World Politics News

30 November 2017

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Please forgive me because I want to make a comment about US politics that some will regard as partisan.  But I honestly believe that I would be making this point even if my brother was President of the US.  President Trump retweeted some videos of presumed hostile acts being committed by Muslims.  These videos were posted by a group in Great Britain, “Britain First”, which has a record of being deeply anti-Muslim.  Mr. Trump’s Press Secretary, Sarah Sanders, was asked whether the President had verified the authenticity of the videos before he retweeted them.  CNBC quotes Ms Sanders’s response:

“Whether it’s a real video, the threat is real”

This response is unacceptable.  It is unacceptable from anyone who wishes to be taken seriously.  I believe that truth does matter.  That proposition does not mean that people cannot make mistakes–I accept the fact that truth is not always accessible.  But I do expect people to try to the best of their ability to ascertain that they are making decisions–and in the President’s case, decisions that literally affect millions–on the basis of events that actually happened.  We can disagree about how to interpret those events, but we have to agree that something happened.  If we do not hold people to this standard, then we will all be hostages to the imaginations of people who may not have our best interests in mind.

“Above all, don’t lie to yourself. The man who lies to himself and listens to his own lie comes to a point that he cannot distinguish the truth within him, or around him, and so loses all respect for himself and for others. And having no respect he ceases to love.”
― Fyodor Dostoyevsky, The Brothers Karamazov

 

 

The world is going through a massive shift in work patterns, one that is in many respects similar to the transition brought about by the industrial revolution.  Many jobs are being automated, a process facilitated by the development of Artificial Intelligence (AI) and robots.  The McKinsey Global Institute has published a report that documents the trend:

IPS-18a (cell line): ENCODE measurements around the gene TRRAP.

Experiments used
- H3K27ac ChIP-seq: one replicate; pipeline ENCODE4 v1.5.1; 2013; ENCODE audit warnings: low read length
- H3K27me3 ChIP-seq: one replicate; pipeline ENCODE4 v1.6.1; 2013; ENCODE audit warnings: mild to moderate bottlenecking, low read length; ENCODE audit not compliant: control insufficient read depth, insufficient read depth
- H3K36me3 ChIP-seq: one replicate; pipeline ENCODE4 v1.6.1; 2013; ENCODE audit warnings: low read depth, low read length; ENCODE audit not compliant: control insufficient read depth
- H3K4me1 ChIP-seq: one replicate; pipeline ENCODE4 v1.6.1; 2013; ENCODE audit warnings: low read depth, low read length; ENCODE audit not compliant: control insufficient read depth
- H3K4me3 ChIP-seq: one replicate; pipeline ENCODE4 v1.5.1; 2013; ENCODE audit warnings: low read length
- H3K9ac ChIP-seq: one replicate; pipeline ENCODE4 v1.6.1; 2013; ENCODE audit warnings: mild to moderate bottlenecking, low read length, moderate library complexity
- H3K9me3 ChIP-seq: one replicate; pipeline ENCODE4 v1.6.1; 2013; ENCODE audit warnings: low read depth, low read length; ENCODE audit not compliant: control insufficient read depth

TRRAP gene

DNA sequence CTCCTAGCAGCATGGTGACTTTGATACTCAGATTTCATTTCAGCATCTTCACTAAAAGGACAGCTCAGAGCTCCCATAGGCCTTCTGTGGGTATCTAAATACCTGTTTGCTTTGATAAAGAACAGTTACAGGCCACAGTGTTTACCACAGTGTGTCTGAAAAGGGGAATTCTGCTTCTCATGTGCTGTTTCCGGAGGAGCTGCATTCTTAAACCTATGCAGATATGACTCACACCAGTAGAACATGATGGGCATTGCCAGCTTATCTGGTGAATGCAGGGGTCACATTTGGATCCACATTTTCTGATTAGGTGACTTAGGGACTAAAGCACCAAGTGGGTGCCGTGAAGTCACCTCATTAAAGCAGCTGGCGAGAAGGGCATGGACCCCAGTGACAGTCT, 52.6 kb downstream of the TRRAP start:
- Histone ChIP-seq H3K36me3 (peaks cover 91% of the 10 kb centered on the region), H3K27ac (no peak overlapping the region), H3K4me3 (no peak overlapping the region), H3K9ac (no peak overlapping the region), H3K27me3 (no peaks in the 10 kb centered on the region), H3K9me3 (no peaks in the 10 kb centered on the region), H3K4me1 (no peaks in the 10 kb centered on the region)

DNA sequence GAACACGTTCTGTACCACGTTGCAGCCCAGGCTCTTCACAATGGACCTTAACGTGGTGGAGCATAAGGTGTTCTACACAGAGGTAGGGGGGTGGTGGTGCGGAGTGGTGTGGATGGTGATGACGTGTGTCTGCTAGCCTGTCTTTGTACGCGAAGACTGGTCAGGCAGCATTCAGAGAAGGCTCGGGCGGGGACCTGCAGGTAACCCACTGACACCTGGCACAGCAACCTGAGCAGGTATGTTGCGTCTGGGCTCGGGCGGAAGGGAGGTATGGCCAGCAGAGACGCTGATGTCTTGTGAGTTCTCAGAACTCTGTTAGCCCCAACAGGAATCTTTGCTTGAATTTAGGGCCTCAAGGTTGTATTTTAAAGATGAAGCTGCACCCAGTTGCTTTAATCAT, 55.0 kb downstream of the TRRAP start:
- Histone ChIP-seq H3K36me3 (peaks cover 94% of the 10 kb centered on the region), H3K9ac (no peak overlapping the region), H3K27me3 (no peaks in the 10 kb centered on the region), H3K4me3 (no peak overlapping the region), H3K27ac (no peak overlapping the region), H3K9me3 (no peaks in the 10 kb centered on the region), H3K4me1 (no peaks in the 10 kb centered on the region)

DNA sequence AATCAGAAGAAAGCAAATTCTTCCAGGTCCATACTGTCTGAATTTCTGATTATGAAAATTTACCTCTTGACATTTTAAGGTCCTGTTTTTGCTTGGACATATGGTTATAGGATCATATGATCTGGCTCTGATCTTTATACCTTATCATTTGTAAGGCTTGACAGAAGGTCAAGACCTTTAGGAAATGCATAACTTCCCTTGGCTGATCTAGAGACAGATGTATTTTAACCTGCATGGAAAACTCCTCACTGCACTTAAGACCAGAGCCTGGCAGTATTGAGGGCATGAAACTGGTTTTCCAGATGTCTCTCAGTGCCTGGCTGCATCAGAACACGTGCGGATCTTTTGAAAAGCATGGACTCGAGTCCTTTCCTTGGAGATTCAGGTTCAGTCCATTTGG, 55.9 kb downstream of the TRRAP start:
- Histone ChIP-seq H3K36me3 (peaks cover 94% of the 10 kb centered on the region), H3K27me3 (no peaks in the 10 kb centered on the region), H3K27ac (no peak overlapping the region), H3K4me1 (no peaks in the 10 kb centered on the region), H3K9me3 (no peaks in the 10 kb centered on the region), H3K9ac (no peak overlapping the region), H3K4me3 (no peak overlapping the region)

“Taking these factors into account, our new research estimates that between almost zero and 30 percent of the hours worked globally could be automated by 2030, depending on the speed of adoption. We mainly use the midpoint of our scenario range, which is automation of 15 percent of current activities. Results differ significantly by country, reflecting the mix of activities currently performed by workers and prevailing wage rates.”

Like the industrial revolution, new jobs will undoubtedly be created.  But the transition will be difficult.  The new jobs will require a high degree of technical skills and will not absorb workers without advanced degrees in some technical fields.  The key question is whether societies will pay for advanced training and to figure out what jobs to offer those who do not wish to develop such skills pr cannot afford to make that personal investment.

 

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